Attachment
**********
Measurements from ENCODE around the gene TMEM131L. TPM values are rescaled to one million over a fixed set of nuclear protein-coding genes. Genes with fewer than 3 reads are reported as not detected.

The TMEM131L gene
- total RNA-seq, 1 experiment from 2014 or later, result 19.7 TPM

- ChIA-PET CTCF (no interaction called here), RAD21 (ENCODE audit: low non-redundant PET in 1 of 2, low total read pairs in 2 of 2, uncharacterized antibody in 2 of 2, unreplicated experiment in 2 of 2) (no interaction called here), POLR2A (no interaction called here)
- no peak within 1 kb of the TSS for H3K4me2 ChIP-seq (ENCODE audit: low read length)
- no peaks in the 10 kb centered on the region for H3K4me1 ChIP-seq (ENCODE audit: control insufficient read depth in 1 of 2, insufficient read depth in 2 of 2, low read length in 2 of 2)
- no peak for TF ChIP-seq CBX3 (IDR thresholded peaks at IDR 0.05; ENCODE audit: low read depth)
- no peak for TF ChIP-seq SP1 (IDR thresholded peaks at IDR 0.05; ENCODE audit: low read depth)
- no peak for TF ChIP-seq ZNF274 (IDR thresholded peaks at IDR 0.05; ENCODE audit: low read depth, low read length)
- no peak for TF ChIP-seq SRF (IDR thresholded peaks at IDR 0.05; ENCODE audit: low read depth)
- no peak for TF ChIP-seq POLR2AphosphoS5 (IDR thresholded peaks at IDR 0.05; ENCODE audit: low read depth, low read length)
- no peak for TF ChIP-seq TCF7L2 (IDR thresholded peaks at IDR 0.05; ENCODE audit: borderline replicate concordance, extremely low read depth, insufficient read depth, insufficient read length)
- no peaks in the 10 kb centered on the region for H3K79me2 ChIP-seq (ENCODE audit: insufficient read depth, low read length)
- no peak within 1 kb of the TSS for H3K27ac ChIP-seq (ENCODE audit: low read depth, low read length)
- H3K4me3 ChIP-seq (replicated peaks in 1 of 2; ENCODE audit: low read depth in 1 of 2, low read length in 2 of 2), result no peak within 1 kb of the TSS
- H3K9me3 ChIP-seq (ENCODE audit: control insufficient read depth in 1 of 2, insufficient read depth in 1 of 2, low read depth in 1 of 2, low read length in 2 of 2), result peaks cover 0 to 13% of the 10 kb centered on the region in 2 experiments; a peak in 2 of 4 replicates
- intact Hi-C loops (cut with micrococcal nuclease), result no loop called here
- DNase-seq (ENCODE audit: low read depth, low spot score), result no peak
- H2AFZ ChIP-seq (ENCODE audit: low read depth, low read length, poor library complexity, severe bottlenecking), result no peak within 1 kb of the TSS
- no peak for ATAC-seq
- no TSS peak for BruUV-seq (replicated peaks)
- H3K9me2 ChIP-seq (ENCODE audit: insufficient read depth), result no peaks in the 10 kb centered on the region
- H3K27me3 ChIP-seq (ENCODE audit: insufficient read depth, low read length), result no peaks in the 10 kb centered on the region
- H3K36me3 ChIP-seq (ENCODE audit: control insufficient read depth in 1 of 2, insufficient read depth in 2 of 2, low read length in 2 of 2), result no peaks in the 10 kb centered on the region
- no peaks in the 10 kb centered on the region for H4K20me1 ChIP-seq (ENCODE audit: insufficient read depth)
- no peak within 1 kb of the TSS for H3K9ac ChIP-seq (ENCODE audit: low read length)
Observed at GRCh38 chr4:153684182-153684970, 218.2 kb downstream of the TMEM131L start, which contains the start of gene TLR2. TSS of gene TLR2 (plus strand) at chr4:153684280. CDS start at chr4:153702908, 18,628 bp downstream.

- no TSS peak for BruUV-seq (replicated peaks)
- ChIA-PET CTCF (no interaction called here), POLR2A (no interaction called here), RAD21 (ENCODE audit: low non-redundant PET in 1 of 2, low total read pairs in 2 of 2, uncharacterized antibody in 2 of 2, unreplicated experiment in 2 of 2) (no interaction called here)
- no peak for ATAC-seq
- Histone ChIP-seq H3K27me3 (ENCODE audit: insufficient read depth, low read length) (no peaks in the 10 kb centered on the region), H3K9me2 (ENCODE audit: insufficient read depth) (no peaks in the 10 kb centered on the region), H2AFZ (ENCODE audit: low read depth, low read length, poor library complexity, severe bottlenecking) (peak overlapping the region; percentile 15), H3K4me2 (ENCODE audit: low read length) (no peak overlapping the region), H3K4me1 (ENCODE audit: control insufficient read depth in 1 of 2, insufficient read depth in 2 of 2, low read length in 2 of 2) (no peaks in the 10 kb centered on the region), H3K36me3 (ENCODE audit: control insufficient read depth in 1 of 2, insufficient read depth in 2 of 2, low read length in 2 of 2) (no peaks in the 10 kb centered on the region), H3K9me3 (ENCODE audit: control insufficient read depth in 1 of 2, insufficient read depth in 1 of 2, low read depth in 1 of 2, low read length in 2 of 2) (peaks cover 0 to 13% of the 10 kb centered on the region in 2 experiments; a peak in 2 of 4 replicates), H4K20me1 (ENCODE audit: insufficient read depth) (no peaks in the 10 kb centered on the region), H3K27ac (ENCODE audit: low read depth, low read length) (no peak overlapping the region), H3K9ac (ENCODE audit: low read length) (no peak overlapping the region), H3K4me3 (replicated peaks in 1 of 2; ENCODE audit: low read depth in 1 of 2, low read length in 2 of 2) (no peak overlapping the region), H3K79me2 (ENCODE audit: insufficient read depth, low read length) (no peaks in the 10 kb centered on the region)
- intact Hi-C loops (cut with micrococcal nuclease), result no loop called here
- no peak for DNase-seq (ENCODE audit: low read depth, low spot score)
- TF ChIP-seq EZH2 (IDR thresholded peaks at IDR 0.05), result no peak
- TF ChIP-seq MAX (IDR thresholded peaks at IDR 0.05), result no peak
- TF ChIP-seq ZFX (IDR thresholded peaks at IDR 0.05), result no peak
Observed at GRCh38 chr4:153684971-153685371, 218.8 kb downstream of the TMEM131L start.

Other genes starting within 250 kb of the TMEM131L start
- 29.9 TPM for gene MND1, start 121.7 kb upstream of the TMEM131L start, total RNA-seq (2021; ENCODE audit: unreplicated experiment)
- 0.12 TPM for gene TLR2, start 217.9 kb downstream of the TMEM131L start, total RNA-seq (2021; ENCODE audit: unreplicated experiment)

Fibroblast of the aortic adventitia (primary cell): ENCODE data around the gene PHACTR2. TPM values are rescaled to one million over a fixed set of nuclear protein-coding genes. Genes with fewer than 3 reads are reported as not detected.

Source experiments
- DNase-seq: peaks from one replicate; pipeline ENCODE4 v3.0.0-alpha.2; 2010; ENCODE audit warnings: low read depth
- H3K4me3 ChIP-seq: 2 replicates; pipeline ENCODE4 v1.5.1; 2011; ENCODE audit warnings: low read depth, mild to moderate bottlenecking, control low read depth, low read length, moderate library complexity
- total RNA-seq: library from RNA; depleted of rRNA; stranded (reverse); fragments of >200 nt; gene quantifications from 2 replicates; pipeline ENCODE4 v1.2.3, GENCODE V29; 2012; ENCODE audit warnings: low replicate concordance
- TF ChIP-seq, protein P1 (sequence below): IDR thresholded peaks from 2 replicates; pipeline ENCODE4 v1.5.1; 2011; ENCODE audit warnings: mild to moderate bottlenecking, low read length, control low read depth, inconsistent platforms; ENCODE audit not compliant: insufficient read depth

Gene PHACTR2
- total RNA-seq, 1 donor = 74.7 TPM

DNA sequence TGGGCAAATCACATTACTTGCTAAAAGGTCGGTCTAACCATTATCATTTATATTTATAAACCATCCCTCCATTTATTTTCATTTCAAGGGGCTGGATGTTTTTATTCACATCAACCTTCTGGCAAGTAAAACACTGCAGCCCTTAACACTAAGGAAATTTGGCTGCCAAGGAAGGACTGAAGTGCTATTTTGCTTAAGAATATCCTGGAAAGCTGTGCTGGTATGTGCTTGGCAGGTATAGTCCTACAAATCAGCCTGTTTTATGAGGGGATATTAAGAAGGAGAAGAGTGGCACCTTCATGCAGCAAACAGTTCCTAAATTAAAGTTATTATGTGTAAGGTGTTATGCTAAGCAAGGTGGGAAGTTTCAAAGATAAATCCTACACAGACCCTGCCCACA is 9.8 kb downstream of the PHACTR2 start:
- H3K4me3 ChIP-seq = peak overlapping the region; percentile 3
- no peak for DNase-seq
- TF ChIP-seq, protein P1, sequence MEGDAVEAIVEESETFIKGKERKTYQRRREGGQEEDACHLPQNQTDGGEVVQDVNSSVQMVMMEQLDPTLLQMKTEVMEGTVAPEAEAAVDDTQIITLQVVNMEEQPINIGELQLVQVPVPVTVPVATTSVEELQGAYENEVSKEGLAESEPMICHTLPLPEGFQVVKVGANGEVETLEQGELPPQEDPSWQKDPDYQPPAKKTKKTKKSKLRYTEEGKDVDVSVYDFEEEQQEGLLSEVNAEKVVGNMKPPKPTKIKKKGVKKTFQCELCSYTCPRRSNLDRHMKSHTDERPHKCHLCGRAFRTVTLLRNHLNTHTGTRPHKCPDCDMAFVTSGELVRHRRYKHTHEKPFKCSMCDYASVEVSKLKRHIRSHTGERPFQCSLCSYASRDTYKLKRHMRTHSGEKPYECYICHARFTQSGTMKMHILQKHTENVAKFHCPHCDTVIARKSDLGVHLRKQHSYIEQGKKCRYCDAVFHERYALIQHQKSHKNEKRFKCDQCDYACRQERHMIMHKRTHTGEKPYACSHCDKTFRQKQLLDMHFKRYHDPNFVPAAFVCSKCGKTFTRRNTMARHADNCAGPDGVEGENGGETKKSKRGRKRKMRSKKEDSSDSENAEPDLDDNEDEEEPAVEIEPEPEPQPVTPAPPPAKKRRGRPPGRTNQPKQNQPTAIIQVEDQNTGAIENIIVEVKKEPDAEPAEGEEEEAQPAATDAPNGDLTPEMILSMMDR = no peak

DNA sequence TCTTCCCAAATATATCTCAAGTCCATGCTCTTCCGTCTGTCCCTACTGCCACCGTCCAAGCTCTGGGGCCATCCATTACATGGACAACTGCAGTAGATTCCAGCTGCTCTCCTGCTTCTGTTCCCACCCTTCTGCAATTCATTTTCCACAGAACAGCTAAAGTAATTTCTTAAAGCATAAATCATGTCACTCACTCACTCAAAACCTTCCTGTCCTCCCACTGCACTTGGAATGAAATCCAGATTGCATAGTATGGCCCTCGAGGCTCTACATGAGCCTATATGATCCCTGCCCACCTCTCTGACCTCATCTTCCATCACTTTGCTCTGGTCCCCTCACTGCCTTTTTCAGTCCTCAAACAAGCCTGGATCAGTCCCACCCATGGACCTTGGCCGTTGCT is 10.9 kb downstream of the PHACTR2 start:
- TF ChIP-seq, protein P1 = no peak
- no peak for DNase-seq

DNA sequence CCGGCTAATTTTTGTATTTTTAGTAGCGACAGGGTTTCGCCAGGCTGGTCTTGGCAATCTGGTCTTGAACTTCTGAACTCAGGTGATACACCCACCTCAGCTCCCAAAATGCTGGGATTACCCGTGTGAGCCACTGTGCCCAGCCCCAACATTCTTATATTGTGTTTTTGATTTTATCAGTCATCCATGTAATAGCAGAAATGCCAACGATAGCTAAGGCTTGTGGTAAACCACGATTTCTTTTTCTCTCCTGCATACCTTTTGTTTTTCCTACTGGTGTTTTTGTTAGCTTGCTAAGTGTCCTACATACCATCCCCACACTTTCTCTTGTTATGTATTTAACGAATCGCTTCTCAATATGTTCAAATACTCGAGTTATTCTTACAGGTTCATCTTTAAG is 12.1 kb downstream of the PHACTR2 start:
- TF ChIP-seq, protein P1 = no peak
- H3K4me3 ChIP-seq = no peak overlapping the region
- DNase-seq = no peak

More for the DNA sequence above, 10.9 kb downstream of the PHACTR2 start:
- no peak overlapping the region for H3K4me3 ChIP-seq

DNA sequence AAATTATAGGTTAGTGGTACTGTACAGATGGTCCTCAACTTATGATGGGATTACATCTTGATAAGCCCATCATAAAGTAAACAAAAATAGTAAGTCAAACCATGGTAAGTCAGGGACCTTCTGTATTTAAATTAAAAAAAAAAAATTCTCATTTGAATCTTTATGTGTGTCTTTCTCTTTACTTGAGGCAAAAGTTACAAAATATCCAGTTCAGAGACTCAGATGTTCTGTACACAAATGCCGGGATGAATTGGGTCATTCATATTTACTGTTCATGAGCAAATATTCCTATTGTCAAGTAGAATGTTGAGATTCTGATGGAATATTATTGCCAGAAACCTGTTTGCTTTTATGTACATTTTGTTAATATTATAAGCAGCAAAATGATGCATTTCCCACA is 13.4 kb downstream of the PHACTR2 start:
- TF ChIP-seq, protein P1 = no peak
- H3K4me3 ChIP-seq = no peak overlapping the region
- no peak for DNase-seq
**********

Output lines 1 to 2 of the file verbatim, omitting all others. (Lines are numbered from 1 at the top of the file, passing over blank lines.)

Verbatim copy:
Measurements from ENCODE around the gene TMEM131L. TPM values are rescaled to one million over a fixed set of nuclear protein-coding genes. Genes with fewer than 3 reads are reported as not detected.

The TMEM131L gene